RBMA Advocates Radiology-Specific Objectives In Meaningful Use

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Radiology-specific objectives and measures should be incorporated into Meaningful Use requirements, stipulates a position paper approved by the Radiology Business Management Association (RBMA) at its June board meeting in New Orleans.

The paper details Meaningful Use-related challenges for radiologists, including:

  • The unlikelihood that most RIS/PACS products meet the regulatory definition of “certified electronic health record (EHR) technology.”
  • The pursuit, by many hospitals, of eligible hospital (EH) certification without regard to the needs of their eligible professionals (EPs).
  • The fact that the vast majority of core- and menu-set objectives and clinical quality measures, as currently written, are not relevant to the specialty of radiology.

Also outlined in the paper are RBMA’s recommendations for modifying Meaningful Use criteria and requirements. Among these recommendations, the association advocates:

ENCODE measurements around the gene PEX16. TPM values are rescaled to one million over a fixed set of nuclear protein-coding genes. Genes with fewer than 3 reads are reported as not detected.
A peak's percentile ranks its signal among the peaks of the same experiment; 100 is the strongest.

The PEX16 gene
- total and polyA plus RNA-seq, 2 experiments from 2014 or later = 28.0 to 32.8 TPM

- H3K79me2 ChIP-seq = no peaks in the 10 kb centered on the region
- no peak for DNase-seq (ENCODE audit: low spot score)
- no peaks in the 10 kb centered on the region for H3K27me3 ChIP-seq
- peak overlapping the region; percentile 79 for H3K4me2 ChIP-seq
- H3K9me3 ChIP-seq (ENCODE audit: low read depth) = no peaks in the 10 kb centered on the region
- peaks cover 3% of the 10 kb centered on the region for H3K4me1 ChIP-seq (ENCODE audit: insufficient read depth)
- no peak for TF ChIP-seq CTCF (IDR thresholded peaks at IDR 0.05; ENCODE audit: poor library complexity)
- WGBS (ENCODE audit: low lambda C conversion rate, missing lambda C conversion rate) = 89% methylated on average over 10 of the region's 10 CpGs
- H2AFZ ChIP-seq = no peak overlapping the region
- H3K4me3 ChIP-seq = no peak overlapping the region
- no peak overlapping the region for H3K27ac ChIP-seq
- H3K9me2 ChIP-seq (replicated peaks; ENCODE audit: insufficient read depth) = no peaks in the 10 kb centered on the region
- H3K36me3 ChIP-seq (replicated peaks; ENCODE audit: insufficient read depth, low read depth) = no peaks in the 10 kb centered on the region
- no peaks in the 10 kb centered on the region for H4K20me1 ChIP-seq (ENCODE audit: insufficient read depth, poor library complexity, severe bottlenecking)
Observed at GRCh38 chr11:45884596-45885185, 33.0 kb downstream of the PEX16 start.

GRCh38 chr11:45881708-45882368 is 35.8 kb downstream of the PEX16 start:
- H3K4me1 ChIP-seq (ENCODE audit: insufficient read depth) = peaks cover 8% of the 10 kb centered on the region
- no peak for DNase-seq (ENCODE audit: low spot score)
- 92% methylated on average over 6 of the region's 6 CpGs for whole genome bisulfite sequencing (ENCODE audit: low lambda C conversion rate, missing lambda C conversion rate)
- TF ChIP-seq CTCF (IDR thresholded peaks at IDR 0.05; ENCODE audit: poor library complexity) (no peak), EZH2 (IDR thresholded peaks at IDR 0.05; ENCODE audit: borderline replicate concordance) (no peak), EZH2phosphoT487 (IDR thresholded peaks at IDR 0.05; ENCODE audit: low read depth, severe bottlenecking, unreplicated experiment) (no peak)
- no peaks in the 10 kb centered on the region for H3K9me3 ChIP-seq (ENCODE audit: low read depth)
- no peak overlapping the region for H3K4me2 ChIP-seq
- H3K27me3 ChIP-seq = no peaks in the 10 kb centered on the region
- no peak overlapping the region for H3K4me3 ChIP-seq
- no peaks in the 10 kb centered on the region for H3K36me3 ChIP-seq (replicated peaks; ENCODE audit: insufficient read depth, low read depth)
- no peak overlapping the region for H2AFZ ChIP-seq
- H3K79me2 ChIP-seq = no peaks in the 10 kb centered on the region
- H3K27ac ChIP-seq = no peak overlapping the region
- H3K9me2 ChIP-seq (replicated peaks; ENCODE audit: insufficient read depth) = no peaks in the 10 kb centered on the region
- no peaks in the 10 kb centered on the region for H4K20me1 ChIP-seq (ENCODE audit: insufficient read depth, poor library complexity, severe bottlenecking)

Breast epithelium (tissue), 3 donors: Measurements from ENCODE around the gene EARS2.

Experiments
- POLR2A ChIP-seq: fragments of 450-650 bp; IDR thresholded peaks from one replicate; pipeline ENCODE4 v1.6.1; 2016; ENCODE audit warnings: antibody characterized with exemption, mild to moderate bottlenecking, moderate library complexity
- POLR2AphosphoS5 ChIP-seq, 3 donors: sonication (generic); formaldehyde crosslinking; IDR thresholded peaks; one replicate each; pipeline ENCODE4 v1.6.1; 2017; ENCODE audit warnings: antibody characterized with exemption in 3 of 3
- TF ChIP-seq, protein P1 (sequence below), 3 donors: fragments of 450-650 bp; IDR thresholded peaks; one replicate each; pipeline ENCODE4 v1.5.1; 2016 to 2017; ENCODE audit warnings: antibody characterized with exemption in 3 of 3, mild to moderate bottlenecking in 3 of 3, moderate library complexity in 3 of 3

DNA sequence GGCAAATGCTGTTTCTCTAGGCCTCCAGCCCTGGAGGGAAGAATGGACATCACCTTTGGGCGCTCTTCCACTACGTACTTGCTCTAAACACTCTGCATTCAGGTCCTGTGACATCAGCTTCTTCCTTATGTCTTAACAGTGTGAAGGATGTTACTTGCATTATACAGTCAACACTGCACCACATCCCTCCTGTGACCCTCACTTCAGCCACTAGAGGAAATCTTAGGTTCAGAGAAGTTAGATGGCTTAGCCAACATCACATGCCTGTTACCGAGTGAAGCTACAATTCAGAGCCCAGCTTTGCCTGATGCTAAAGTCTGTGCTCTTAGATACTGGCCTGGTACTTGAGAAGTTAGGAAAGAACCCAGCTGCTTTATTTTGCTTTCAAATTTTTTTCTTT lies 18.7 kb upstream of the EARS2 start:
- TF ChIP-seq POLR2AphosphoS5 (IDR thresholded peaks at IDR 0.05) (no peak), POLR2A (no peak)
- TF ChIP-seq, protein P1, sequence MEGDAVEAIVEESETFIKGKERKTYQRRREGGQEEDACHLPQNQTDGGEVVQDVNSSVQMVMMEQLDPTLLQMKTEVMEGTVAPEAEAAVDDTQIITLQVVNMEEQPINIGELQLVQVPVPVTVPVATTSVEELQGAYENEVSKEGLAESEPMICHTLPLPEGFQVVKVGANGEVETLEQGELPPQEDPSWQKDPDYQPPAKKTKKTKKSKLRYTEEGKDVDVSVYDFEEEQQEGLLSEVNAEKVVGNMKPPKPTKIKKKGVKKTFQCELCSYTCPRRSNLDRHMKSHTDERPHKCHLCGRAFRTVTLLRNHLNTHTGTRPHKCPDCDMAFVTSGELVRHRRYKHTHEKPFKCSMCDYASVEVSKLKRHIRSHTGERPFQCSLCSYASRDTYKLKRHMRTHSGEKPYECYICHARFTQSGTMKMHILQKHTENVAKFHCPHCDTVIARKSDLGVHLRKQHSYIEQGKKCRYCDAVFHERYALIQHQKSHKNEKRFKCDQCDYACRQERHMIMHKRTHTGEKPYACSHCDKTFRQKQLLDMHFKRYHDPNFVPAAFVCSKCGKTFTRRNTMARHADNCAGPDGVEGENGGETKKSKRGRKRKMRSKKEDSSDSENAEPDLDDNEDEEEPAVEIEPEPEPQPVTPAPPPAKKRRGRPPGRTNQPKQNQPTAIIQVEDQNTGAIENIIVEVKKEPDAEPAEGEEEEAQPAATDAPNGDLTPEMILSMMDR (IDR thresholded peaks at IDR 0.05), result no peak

• Removing the comprehensiveness requirement so that technology can be certified only for the objectives with which EPs must comply. This would eliminate the need for the technical functionality for objectives from which EPs are excluded. The e-prescribing function would constitute one example for the majority of radiologists, the paper’s authors note.
  • Requiring hospitals to certify for general, inpatient, and—rather than or--ambulatory criteria. This would allow EPs to use an eligible hospital’s certified EHR technology in order to qualify for Meaningful Use.
  • Including radiology-specific objectives and measures so that radiologists may qualify for the funds in a way that is clinically relevant to their unique role in patient care.

“Unless the Meaningful Use program is constructed in a manner that is consistent with the above recommendations, compliance would be difficult and unduly burdensome,” the authors conclude. “Consequently radiologists and other specialists should not be subject to payment penalties starting in 2015.”

—Julie Ritzer Ross